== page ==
For some reason, this kind of made me want to cry. Perhaps the background music added to the nostalgia, or maybe I still have some lingering pregnancy hormones. At any rate, it made me sad and almost a little depressed to think of my Canadian nieces and nephews being raised in such a vastly different environment than the one we grew up in. I think it's because I just miss you and Poor Kyle...

P.S.: Preston weighs 12 POUNDS! Little porker!

February 3, 2008 at 10:30 AM  
Blogger LetterToKayleen said...

this post makes me sad for you...and for your future children. as much as a curse the desert's climate from hell, i couldn't imagine being raised anywhere better.

but it's all relative and your future kids will feel the same way about the snow.

February 3, 2008 at 12:17 PM  
Blogger Joel said...

My son was born at Banner Mesa (one of the last, I suspect...) before we moved to Michigan. He doesn't seem to have issues with the seasons. He loves to play in the snow, but he doesn't like to pick it up with his bare hands (they get too cold). He likes it right before we go into the house when it is dark outside, as we are unlocking the door, that he can see his, mine, and my wife's breath in the light. So we stand out in the cold and breath into the light for his enjoyment. So he is doing fine.

I will make dang sure that he is capable of speaking proper Spanish-that-we-use-in-English words, though. It really bothers me when people say jalapeno or tomatillo incorrectly. So we parents just have to do our best to make sure that our kids learn as much as they can about our life experiences and of course make sure that they get to have some good ones of their own.

February 3, 2008 at 12:36 PM  
Blogger Jami said...

camille, I have an idea...MOVE HERE! and good for preston...grace was just 12 pounds at like 2 months, maybe 3!

February 3, 2008 at 2:51 PM  
Anonymous Anonymous said...

Yes----I echo Jami's post. I can hardly go 12 hours without seeing my little boy. I don;t think I can bear to not see the Canadian posterity twice a year. GranMAMAMAMMAMAAMMAAM

February 3, 2008 at 4:59 PM  
Blogger Melissa said...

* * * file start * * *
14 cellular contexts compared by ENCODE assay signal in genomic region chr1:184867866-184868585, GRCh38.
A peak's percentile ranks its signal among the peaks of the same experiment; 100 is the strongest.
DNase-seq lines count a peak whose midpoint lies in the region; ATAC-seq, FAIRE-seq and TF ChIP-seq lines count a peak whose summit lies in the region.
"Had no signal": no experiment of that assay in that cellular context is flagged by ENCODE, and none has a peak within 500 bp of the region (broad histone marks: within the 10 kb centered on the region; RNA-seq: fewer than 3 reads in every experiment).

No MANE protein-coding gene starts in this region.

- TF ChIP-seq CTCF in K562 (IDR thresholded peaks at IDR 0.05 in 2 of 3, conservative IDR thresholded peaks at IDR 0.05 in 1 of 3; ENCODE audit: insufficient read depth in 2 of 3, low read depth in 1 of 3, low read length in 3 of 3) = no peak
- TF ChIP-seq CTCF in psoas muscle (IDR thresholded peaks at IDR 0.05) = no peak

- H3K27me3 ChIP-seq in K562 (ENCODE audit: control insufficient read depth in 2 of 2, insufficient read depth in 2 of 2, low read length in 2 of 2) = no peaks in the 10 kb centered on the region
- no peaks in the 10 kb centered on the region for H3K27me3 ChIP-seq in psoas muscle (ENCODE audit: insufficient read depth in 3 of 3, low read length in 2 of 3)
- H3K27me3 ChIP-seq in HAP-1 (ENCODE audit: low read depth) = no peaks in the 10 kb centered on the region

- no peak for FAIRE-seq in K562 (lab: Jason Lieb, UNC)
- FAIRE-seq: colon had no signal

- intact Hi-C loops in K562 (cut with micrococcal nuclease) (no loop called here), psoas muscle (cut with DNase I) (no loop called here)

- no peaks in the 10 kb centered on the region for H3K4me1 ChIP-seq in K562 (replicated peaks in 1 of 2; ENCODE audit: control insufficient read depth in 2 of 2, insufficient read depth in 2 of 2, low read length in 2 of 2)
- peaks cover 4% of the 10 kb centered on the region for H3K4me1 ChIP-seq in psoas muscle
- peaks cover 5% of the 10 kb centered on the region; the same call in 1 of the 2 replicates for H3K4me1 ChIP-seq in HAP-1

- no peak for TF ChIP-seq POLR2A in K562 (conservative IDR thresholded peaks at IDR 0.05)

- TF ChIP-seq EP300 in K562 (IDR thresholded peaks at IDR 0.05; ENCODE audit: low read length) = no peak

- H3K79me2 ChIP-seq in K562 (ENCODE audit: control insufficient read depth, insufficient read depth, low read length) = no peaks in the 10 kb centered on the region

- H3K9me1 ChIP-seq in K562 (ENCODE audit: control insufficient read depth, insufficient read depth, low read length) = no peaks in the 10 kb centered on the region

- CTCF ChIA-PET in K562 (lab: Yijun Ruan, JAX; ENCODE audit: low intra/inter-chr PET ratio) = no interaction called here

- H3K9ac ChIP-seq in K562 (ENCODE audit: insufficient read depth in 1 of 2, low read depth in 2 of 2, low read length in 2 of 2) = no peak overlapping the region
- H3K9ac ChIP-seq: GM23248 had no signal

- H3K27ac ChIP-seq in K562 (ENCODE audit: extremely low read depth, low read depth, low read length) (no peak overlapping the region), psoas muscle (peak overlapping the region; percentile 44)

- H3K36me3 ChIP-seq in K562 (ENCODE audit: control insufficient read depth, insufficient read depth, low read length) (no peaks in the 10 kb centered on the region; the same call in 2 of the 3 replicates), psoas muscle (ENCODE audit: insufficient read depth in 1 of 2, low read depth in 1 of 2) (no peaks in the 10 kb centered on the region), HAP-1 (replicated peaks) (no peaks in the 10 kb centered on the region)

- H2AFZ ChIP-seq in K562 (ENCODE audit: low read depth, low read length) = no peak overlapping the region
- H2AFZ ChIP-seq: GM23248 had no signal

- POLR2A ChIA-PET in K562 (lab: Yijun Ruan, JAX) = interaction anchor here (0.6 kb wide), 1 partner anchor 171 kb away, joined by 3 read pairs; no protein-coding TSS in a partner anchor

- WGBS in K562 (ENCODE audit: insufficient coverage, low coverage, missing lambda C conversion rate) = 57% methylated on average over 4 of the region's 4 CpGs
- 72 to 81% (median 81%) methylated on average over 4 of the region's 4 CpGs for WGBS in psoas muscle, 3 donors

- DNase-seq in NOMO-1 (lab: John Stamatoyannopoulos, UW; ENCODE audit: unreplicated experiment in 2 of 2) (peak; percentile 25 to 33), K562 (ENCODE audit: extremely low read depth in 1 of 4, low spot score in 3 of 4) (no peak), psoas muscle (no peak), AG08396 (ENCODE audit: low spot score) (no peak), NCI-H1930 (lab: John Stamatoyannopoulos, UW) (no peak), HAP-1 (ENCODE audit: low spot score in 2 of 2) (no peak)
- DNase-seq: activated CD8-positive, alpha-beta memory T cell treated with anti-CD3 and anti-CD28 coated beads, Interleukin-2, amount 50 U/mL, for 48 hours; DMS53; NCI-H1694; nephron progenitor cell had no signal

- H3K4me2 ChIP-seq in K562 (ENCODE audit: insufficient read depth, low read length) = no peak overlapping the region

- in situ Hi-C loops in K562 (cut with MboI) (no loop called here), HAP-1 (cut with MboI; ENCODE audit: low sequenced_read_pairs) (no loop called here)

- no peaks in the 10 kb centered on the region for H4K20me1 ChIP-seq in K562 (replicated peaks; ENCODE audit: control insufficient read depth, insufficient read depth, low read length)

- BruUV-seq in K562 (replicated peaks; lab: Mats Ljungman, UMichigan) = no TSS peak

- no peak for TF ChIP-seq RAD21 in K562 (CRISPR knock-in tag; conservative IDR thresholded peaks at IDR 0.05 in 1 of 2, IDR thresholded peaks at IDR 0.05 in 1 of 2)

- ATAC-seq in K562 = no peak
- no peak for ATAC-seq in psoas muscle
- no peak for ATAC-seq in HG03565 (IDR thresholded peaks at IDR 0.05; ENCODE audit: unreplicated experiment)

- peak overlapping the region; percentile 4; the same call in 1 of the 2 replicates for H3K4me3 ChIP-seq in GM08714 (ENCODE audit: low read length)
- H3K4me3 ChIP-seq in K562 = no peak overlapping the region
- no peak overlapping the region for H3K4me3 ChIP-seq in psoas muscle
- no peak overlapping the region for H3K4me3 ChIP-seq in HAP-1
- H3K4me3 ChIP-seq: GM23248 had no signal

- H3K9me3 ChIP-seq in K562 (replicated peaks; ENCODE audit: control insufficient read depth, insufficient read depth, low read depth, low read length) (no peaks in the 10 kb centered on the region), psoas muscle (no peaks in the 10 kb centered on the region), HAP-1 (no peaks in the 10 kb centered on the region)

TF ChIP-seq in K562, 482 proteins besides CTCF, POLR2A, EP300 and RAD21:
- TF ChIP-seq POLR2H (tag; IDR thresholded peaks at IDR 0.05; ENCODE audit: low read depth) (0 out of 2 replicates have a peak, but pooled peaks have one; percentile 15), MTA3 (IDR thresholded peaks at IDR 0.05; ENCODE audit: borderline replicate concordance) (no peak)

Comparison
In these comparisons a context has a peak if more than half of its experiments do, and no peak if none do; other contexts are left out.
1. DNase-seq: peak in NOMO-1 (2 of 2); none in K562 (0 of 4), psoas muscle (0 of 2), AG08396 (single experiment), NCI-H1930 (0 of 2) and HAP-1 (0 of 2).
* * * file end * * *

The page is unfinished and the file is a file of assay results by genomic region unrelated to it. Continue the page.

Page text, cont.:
Growing up in So. Cal. I remember vividly the day I saw it snow for the 1st time. I was 18 and was in awe. At the time I was talking to a boy who grew up in Utah and he couldn't believe I had never seen it snow. Where you grow up really shapes your experiences. I laughed when I pictured you sticking your tongue to a pole hoping it would stick. Too funny!

February 3, 2008 at 10:18 PM  
Blogger Raygon said...

if you do move back to az, pick me up on the way.....i want to move back too!

February 4, 2008 at 8:30 AM  
Anonymous Anonymous said...

Melissa is 100% right. Where you grow up really makes you who you are. I am so grateful that I got to see my little boy after a very hard day. He makes my life complete. He is the best thing that has happened to me.

You are the strong person that you are because of 85201, your family and your personal conviction of the divinity of Jesus Christ and what he has done for you. Having a new prophet has caused me to reflect on my position in the eternities. I am and always will be grateful to be a daughter of Heavenly parents who love me. I knew I had to get back to Mesa when A. was starting Kinder so that I could help her establish her roots so that she was comfortable with her wings. I am glad that you have wings and are soaring---I hope the "HOMING DEVICE" kicks in and you are able to share what has made you uniquely you with those who need and love you in 85201 and its close proximity. I was just telling Linda D. how calming you and your greenness are when it is times of crisis. I need you in my life and I send my love.
GRANMAMAMAMAMMAMAMAMAMAMMAMAMAMA

February 4, 2008 at 10:29 PM  
Blogger lindser-lou said...

I ALWAYS THOUGHT SAJAURO WAS A HARD ONE....POOR POOR OUT OF TOWNERS.

February 5, 2008 at 11:52 AM